But here I am, navigating a more competitive job market than what I knew from a decade ago, forcing myself to sign up for LinkedIn which I protested against for so many years as I viewed it as a vanity project for people who have nothing else going on in their lives apart from their impressive yet empty job titles, and finding out that even though I'm now considered a veteran in my industry, being unemployed is a social status leveller.

For the first couple of weeks, the question of what is next was rhetorical rather than sequential.

It's scientifically proven that our bodies undergo rejuvenation wherein our cells are replaced by healthier ones which in turn create a repackaged version of ourselves. As a former allied medical science student, I learned about the processes cells go through for renewal. Each type of cell has its own life span. The myth is that the whole process is a cyclical seven-year period, which is a random choice of time frame for the 50 to 75 trillion cells in our body. When I look back at mine (not my trillion cells, but my major life events from 40 years down), I had a realisation that I have been through several seven-year periods where I break my life down to the basics to rearrange my pieces back together.

It's now apparent that my cells are reconditioning themselves, or I'm blooming like giant Himalayan lilies do after being an unassuming clump of leaves for five to seven years. Whatever the case may be, unfavourable circumstances have been prodding me to reinvent myself yet again.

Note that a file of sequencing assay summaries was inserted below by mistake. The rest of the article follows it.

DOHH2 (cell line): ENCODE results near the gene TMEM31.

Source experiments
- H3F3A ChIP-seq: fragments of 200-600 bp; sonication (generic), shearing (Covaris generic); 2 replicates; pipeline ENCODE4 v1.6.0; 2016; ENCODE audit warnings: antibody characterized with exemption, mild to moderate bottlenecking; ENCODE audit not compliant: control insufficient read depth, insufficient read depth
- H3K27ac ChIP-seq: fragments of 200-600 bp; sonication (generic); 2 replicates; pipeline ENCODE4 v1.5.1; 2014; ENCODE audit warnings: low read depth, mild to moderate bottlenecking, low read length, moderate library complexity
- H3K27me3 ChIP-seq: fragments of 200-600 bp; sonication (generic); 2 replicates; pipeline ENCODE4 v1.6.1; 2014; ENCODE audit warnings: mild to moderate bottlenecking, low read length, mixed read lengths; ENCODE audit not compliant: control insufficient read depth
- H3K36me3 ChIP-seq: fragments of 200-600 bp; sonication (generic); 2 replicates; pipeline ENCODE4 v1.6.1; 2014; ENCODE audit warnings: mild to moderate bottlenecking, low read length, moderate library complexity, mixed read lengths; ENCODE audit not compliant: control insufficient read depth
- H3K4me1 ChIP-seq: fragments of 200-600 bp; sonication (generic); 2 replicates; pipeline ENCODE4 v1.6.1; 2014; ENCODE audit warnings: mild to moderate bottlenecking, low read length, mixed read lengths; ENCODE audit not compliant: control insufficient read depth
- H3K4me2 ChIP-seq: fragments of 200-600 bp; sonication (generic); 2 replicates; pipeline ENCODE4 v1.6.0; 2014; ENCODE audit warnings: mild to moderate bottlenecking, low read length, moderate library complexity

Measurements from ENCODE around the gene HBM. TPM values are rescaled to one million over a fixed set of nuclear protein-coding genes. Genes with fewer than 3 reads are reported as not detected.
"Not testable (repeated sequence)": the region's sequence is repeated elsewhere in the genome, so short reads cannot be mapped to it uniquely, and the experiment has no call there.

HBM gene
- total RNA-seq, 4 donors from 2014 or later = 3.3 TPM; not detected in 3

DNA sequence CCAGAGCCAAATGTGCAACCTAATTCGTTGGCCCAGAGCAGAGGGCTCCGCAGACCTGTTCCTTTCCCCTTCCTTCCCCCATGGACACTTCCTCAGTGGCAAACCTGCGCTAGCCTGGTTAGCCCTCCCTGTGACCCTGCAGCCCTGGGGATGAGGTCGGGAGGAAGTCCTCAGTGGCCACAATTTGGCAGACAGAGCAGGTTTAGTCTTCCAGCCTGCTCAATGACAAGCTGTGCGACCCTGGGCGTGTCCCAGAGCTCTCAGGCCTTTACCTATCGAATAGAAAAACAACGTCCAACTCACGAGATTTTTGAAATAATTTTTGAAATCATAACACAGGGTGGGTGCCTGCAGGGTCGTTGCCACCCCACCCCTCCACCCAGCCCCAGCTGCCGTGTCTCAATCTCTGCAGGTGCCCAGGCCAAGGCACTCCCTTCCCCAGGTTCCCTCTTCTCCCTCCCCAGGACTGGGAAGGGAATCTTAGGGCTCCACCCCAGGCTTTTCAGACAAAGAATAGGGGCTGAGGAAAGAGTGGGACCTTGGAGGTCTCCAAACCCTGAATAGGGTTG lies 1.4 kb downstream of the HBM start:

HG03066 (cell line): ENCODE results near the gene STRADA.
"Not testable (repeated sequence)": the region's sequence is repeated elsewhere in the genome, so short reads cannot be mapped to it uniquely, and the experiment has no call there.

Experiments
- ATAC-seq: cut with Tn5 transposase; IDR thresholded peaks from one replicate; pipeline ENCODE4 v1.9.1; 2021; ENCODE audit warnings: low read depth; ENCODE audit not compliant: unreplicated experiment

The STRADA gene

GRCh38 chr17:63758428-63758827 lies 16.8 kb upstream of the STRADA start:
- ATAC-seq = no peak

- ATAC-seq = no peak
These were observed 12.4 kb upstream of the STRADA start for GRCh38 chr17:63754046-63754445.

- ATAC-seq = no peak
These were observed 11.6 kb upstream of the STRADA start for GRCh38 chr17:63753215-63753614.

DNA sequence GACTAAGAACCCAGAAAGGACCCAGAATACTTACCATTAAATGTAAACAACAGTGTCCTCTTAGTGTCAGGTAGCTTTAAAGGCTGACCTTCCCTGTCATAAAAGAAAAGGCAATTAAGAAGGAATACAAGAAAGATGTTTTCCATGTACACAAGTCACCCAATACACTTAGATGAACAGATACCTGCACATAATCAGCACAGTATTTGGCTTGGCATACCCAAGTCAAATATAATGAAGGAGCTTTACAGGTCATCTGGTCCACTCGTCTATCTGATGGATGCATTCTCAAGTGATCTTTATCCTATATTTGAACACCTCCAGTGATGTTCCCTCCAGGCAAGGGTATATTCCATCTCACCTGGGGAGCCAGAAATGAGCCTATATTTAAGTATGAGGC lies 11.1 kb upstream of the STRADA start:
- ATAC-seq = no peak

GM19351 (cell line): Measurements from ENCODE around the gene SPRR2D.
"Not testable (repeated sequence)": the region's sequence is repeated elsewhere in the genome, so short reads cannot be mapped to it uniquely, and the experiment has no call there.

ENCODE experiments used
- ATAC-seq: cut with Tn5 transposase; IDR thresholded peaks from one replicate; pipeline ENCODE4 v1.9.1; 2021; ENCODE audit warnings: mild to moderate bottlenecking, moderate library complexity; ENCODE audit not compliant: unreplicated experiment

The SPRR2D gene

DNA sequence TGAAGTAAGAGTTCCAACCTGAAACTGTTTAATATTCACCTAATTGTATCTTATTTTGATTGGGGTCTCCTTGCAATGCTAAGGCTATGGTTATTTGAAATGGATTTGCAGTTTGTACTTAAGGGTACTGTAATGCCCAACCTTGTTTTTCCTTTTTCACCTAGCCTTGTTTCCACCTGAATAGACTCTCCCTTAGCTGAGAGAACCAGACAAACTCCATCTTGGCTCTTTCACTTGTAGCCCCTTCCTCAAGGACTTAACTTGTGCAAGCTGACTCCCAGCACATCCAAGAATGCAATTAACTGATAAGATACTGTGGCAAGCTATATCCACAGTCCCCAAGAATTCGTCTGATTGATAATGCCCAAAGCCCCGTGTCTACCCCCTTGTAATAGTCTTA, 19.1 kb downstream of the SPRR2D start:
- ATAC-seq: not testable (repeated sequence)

I'm embracing the change by challenging myself to come full circle and confront what I've been running away from for a long time: getting a formal training in creative writing. 

I have not fully abandoned writing, from the time in my early 20s when the craft was my main source of income. But I drifted in and out, partly because writing alone couldn't pay the bills, partly due to myself moving to another country where my confidence took a slight beating, and mainly because I joined the rat race where I was actually more like a vole  squashed by marauding rodents. 

For the last seven years, I've been checking--no, I stand corrected--stalking the start dates for Creative Writing and Critical Analysis courses on the university's website while coming up with as much excuses as possible not to sign up. The excuses dried up. I secured one of the last two places. 

Together with at least 20 other participants from all over the world, of eclectic professional and creative backgrounds, and diverse age groups, we are finding and reinforcing our writing voice, constructively analysing our words and sharing our thoughts via our forums that are moderated by our tutor whose book I previously read to get a glimpse of his literary style. We all have one goal: to bare our souls through our written words.  To be physically naked is daunting; to mentally undress for strangers can be crippling.

I don't know if I've got what it takes. My attention is divided, my dedication rusty, and my patience deficient. But my desire is definitive: I don't want to regret passing up the chance to indulge what my core screams for. 

So, what's next? 
Your guess is as good as mine.

Sunday, 18 June 2017


Just as the camera briefly hovered over the doctor's bag on top of the dining table, I burst into tears without warning. 'Doctor in the House', a BBC documentary series about a GP invited by families to investigate their health issues, was on that night. I normally would attribute the emotional outburst to an incendiary mix of hormones and fatigue.